Rico Nasty and 100 Gecs' Dylan Brady are proving themselves to be a match made in heaven. Their first team-up, "iPhone," sounded more like Rico meeting Brady where he was at, rapping on top of a glitter-blasted beat that wasn't far removed from what was on 1000 Gecs. "OHFR?," their next track together, feels like more of an even-handed collaboration — Dylan channels the aggression that Rico has expressed over her many other projects, a warning siren punctuating her flippant posturing. "They said Rico put a 10-piece in her grill/ I been moving how I want, fuck how you feel," she snarls in the chorus. "I was told to get how you live/ Oh, for real? I coulda got her hit, I let her live." And with that there's yet another entry in Rico Nasty's growing pantheon of shit-talking snaps. —James
Fifteen years is a long time, and the members of System Of A Down have lately given the impression that they are always deeply annoyed with one another. So the idea of new System Of A Down music existing in 2020 seems truly unlikely — almost as unlikely as a metal band this bugged-out rising to arena stardom in the first place. But SOAD are back, and they're shooting lightning from their eyes.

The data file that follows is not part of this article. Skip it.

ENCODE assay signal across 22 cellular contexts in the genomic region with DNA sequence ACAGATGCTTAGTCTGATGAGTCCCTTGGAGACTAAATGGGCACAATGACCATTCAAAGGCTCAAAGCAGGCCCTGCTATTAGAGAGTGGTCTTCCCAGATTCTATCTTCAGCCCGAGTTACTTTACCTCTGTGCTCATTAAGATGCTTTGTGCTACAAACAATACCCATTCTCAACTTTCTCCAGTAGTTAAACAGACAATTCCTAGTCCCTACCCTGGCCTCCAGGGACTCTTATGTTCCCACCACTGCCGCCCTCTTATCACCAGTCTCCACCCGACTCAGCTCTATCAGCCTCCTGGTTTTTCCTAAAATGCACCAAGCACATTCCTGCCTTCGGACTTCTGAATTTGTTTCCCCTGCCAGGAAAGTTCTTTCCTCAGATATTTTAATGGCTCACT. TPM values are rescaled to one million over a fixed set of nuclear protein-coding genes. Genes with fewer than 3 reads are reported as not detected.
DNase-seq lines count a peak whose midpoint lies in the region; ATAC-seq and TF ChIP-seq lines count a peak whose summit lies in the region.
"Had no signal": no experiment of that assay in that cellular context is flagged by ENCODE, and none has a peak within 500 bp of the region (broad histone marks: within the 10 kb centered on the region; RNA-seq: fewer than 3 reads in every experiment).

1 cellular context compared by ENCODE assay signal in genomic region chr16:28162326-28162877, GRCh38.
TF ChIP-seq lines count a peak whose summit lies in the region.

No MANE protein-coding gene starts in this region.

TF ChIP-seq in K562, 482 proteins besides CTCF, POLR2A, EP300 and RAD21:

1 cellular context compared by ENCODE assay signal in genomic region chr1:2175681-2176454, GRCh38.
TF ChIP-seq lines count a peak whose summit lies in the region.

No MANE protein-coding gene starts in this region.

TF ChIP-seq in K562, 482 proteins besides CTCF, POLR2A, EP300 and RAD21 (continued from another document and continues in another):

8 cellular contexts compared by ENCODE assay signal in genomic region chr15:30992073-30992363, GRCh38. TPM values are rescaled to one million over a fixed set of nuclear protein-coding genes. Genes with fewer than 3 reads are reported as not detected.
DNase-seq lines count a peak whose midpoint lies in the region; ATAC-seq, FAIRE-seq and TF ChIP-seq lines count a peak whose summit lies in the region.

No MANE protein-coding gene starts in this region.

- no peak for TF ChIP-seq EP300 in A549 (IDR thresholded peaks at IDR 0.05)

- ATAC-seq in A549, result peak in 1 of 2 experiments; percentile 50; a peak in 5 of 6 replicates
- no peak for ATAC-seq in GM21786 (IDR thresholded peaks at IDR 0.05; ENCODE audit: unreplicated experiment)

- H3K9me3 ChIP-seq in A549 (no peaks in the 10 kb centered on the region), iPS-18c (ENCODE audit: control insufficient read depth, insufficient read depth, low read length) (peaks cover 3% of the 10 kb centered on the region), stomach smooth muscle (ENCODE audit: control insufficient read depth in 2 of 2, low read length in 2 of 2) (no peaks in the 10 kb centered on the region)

The members of System Of A Down may be deeply divided on how to respond to tyranny at home, but they're a unified front when it comes to tyranny abroad. "Protect The Land" and "Genocidal Humanoidz," the band's two new songs, have raised $600,000 for the Aremenia Fund and given the band a chance to make a loud public statement about the conflict between Armenia and the Turkey-supported Azerbaijan. The new songs find the band once again operating at full strength — angry and focused and weird. "Genocidal Humanoidz," in particular, is a top-shelf bugout. That tornado riff, those chanted incantations, those feral blastbeats — it's all fast and merciless and passionate and proudly insane. Nobody else sounds remotely like this, and it's remarkable to hear a band this divided suddenly snapping into attack mode once again. —Tom